The opportunities for investigation are extensive and are to be found in many areas, such as studies of art related to the West and special ones, as demonstrated by Clark C. Spence's articles on dogs who went West10. Another circumstance, which is interesting, is the case of Wallace Stegner, a Westerner and Pulitzer Prize-winning author of books about Western subjects. But he summers in Greensboro, Vermont. The Greensboro Historical Society recently published a town history.11Mr. Stegner wrote the foreword, and in it he notes:
. . . something draws us back to Greensboro and has drawn us there for more than fifty years.
The source of that attraction is here in the text or berween the lines of this bicentennial history. This is a place that was missed by all the great events of its two hundred years, and yet is steeped in history, local history, the home-grown, the best kind. It speaks from the stone walls that once bounded fields and disappear into rank woods, and from the barn ramps and cellar holes of burned-out farms, and from the family names that appear as surely on the latest Grand List as on the earliest gravestones. One of the things that some of us find so reassuring about Greensboro is its unbroken record, which is also a promise, of continuity and tradition, and of change so slow that it appears to be changelessness. (p. xiii)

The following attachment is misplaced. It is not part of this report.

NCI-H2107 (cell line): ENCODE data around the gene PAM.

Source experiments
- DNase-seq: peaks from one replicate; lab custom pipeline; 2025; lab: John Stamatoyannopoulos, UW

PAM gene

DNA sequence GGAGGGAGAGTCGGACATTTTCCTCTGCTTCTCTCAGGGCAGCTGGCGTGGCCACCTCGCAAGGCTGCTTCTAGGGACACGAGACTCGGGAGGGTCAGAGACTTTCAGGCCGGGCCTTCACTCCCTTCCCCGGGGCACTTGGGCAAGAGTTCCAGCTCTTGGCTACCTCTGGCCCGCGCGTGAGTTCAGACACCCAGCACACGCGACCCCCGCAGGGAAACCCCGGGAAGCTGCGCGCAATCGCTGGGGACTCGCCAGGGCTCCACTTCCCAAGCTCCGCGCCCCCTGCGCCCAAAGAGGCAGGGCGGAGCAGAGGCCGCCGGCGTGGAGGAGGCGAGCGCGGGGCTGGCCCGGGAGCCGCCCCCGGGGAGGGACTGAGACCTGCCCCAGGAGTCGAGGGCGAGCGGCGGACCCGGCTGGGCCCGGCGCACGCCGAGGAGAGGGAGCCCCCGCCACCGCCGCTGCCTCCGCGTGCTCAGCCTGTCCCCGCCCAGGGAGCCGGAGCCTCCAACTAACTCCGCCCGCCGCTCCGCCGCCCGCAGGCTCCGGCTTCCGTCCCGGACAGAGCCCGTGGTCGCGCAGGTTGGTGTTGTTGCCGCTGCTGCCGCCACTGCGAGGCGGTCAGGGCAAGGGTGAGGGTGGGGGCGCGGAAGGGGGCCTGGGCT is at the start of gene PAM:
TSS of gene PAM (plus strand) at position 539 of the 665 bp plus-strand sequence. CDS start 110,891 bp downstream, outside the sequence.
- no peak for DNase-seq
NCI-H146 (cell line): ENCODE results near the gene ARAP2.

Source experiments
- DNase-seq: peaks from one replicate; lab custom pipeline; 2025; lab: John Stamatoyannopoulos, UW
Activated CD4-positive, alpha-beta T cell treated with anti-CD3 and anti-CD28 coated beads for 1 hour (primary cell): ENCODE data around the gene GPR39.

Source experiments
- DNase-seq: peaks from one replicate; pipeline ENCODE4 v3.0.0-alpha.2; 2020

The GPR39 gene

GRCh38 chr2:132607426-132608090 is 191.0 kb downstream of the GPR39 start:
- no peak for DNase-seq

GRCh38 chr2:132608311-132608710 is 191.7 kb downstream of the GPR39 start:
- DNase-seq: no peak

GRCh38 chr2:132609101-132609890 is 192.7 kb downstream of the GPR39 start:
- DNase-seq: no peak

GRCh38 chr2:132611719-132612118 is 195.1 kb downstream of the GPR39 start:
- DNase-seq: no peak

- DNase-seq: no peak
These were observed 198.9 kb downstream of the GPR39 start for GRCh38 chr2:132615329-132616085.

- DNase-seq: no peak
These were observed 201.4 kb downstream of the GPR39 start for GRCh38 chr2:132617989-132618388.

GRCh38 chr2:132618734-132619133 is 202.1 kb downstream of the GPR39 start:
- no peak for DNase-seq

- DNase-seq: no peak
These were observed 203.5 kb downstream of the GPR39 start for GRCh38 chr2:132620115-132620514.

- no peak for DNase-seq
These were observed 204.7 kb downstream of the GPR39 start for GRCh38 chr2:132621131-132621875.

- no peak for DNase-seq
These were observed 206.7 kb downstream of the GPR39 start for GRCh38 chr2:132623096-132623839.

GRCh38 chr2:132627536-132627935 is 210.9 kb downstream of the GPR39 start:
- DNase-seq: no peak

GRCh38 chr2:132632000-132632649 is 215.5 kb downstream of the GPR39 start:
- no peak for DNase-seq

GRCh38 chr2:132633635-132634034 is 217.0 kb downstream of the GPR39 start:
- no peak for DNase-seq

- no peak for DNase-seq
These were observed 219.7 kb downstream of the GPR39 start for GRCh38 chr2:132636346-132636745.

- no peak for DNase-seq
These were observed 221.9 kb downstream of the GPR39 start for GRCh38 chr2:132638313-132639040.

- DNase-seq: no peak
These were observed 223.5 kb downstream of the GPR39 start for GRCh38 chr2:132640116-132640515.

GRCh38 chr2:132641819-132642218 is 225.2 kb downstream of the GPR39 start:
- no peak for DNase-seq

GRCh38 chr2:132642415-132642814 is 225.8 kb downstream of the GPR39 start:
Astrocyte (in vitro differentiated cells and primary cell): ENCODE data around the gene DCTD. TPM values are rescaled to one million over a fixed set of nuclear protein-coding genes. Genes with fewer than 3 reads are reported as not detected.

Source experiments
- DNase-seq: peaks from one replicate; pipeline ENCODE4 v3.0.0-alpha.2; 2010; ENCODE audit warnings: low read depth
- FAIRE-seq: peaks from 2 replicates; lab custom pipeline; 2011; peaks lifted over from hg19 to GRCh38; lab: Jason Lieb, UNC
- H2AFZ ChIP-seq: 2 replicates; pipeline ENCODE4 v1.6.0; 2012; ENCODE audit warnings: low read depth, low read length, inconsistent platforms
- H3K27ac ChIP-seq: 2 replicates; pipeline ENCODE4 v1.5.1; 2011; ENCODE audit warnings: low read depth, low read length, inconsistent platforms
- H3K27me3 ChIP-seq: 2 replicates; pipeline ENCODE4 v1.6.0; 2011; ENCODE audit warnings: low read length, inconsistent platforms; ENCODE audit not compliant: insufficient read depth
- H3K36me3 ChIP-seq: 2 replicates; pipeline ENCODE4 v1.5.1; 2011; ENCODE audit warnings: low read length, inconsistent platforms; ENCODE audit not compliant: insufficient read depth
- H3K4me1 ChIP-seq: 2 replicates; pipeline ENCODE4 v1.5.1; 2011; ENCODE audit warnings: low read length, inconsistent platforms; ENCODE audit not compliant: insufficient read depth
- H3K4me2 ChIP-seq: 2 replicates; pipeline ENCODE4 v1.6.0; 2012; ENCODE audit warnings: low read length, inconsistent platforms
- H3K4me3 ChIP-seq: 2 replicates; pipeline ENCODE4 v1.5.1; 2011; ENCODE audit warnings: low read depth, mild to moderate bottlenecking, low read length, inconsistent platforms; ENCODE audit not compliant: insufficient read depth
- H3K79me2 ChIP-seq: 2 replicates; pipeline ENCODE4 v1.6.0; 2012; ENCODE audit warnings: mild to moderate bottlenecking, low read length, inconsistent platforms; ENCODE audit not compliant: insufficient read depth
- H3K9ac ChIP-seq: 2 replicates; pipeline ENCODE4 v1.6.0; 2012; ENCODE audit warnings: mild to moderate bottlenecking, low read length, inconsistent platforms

Richard W. Etulain conducted a series of interviews with Mr. Stegner, whichwere published in 1983. The Summer 1990 issue of Montana, The Magazine of Western History offers 'A Conversation with Wallace Stegner'--a continuation of the earlier interviews.l2 To compare the man ofthe West with the man of Greensboro, Vermont, the 'place that was missed by all the great events,' would be an interesting exercise.